A look at the life of Alfred Kinsey, a pioneer in the area of human sexuality research, whose 1948 publication "Sexual Behavior in the Human Male" was one of the first recorded works that saw science address sexual behavior.
Interview-style biography of controversial and pioneering stand-up comedian Lenny Bruce. The film traces Bruce from his beginnings as a Catskills comic to his later underground popularity based on his anti-establishment politics and his scatological humor. Written by
Scott Renshaw <email@example.com>
The one-take master shot scene of Lenny doing his act in a raincoat near the end of the film came from an actual tape recorded from a show he did that was sent to Dustin Hoffman by a student who saw the show. Lenny's exact words in the scene on stage are verbatim from the tape of his show. See more »
During the movie's opening monologue, Lenny says that it's 1964 and then references the MDA Telethon, which debuted in 1966. See more »
The problem is we always expect women to be a combination sunday school teacher, and $500-a-night hooker!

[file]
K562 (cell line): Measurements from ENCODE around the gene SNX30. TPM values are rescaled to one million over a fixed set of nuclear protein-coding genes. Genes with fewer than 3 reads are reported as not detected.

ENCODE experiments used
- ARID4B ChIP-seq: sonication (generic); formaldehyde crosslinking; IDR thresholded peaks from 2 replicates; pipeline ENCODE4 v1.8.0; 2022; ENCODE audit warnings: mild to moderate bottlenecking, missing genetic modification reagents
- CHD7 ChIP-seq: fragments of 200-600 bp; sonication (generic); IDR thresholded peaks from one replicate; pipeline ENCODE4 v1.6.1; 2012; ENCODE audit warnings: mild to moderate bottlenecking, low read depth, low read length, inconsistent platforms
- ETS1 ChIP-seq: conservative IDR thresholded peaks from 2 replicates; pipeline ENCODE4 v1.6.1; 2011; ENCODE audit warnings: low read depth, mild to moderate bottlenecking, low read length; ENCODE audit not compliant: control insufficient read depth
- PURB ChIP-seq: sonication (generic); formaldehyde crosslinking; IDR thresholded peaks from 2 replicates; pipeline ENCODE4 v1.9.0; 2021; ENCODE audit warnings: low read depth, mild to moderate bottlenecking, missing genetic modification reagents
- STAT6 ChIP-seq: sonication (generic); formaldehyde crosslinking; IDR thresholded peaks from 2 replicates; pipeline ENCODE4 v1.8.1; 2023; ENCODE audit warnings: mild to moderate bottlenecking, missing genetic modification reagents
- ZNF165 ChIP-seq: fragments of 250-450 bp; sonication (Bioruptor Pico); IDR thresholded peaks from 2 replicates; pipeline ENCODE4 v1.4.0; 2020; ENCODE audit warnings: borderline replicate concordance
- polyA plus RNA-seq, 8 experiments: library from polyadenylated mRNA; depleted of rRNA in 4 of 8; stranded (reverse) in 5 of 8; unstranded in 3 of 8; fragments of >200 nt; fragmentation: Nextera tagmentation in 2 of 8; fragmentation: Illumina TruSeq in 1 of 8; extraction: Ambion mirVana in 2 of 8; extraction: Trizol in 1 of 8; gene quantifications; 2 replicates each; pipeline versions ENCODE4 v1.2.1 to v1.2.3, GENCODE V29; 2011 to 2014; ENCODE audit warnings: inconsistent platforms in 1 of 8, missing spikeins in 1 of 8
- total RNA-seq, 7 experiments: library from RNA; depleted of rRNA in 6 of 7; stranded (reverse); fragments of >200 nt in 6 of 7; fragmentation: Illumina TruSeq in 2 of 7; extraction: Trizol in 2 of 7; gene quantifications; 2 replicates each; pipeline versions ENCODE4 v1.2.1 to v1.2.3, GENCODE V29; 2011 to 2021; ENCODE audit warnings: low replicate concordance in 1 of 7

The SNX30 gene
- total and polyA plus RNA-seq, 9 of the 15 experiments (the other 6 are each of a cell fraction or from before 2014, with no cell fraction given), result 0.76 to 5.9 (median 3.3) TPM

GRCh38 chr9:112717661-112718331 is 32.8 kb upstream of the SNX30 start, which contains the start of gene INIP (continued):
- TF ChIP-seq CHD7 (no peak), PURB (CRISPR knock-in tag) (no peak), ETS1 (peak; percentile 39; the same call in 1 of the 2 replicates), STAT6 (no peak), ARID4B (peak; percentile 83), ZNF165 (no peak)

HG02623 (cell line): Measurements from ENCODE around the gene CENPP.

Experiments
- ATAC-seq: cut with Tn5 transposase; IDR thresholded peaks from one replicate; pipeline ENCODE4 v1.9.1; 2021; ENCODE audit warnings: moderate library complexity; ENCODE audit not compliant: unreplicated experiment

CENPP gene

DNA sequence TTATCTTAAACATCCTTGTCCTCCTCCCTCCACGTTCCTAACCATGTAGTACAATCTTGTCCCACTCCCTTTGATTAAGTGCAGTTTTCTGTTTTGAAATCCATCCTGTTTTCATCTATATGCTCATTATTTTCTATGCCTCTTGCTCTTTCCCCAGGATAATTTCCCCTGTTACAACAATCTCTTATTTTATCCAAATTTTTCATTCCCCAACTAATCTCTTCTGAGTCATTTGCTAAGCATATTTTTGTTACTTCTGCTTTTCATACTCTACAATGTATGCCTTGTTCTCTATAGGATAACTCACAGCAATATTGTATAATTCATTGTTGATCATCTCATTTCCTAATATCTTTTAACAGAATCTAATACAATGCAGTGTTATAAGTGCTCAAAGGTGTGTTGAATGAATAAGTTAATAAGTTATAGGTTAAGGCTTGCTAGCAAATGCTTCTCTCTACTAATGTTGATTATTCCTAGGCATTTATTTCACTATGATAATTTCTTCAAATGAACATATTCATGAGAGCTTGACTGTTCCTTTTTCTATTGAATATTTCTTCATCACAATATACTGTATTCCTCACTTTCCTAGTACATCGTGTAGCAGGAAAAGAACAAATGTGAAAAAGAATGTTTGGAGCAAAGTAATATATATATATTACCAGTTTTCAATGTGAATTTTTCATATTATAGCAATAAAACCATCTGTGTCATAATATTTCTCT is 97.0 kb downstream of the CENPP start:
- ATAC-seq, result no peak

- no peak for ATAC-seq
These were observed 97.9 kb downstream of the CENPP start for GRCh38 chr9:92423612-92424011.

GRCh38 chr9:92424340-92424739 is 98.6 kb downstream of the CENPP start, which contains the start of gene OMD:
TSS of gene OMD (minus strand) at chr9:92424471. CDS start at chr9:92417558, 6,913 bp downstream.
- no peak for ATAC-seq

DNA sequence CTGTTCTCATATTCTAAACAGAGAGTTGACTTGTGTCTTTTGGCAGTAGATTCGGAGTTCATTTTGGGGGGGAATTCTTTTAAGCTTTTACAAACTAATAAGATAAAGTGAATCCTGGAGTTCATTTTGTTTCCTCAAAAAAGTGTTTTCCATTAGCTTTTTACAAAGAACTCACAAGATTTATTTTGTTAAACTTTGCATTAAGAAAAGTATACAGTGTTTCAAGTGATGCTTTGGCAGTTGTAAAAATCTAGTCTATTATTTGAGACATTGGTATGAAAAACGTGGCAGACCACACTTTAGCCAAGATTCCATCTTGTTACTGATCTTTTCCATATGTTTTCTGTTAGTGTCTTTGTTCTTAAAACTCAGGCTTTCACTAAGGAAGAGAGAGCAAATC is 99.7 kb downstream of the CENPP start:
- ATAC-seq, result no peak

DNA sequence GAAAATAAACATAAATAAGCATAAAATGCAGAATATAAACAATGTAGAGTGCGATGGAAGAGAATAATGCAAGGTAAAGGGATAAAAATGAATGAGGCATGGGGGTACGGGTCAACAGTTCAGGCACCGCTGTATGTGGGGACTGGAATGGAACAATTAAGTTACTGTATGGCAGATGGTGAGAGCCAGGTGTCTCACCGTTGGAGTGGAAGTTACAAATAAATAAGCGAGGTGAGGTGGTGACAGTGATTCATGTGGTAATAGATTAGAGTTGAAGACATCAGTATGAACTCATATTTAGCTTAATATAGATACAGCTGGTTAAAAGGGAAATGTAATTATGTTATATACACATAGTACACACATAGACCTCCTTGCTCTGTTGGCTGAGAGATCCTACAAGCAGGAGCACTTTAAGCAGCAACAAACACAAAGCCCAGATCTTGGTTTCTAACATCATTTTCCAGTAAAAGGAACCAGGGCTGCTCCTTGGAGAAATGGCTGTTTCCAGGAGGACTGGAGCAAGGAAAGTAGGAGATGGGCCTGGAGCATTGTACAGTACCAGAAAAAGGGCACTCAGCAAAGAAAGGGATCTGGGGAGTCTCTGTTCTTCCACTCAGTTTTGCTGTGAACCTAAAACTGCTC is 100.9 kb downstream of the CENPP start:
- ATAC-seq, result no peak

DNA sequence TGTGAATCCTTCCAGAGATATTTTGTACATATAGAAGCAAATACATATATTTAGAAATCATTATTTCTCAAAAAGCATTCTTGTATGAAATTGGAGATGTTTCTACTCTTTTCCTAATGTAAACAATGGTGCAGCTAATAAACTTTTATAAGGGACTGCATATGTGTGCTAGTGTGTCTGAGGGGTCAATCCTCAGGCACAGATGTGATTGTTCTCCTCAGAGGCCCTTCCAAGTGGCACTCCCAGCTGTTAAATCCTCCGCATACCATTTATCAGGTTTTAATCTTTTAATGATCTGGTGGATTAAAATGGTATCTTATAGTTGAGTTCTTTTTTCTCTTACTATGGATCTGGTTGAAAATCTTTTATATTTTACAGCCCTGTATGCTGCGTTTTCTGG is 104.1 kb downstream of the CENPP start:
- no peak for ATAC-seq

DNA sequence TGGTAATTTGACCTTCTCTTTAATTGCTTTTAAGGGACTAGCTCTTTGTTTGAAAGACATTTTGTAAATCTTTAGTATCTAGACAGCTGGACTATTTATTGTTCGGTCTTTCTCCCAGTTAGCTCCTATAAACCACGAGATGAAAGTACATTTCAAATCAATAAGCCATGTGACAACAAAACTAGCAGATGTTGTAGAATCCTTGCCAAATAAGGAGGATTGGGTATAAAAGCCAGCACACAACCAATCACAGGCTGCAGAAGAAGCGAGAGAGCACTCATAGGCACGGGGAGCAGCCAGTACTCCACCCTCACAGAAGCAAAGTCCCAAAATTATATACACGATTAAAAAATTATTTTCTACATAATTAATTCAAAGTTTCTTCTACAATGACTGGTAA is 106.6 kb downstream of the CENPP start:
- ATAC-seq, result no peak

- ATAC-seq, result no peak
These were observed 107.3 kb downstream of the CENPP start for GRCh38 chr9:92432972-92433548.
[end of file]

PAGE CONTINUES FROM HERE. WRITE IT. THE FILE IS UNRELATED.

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I saw this film during it's initial release in the theaters but have only seen it twice since then. It didn't get much of a TV life. Dustin Hoffman is stellar as social commentary/satirist/observationalist/blue language comic Lenny Bruce. He was nominated for Best Actor for the 1974 Academy Award for his role but lost out to Art Carney for Harry and Tonto. Veteran actor Albert Finney was also nominated that year but Carney won on sentiment and Hoffman lost out when he and fellow nominees Jack Nicholson for Chinatown and Al Pacino for Godfather II split the vote which led to Carney's win. Valerie Perrine in her only Oscar nomination of her career was up for Best Actress. Lenny was up for most of the major awards including Best Picture, Best Director for Bob Fosse. It was also nominated for Best Screenplay and Cinematography but came up empty in all six nominations. Hoffman had just come off playing another biographical figure of Louis Dega in Pappion and would be Carl Bernstein in his his next film All the President's Men. Lenny Bruce had only been dead for eight years when Hoffman portrayed him on the big screen so much of the audience knew Bruce fairly fresh in their memories so to portray a contemporary figure of Bruce's genius and legend was not an easy role for Hoffman to step into but his portrayal of the doomed and controversial comic is compelling. Fosse, known for his choreography which is still being used in films like Chicago years after his death only directed five theatrical films and three of those were musicals in Sweet Charity, Caberet and All That Jazz so Lenny would be the first of only two non-musicals he would direct, both biographies, Lenny and Star 80. I don't think as a film this had enough to be a best picture but Hoffman was deserved of his best actor nomination and arguably should have won the Oscar for it. I would give this an 8.5 out of 10 and recommend it.
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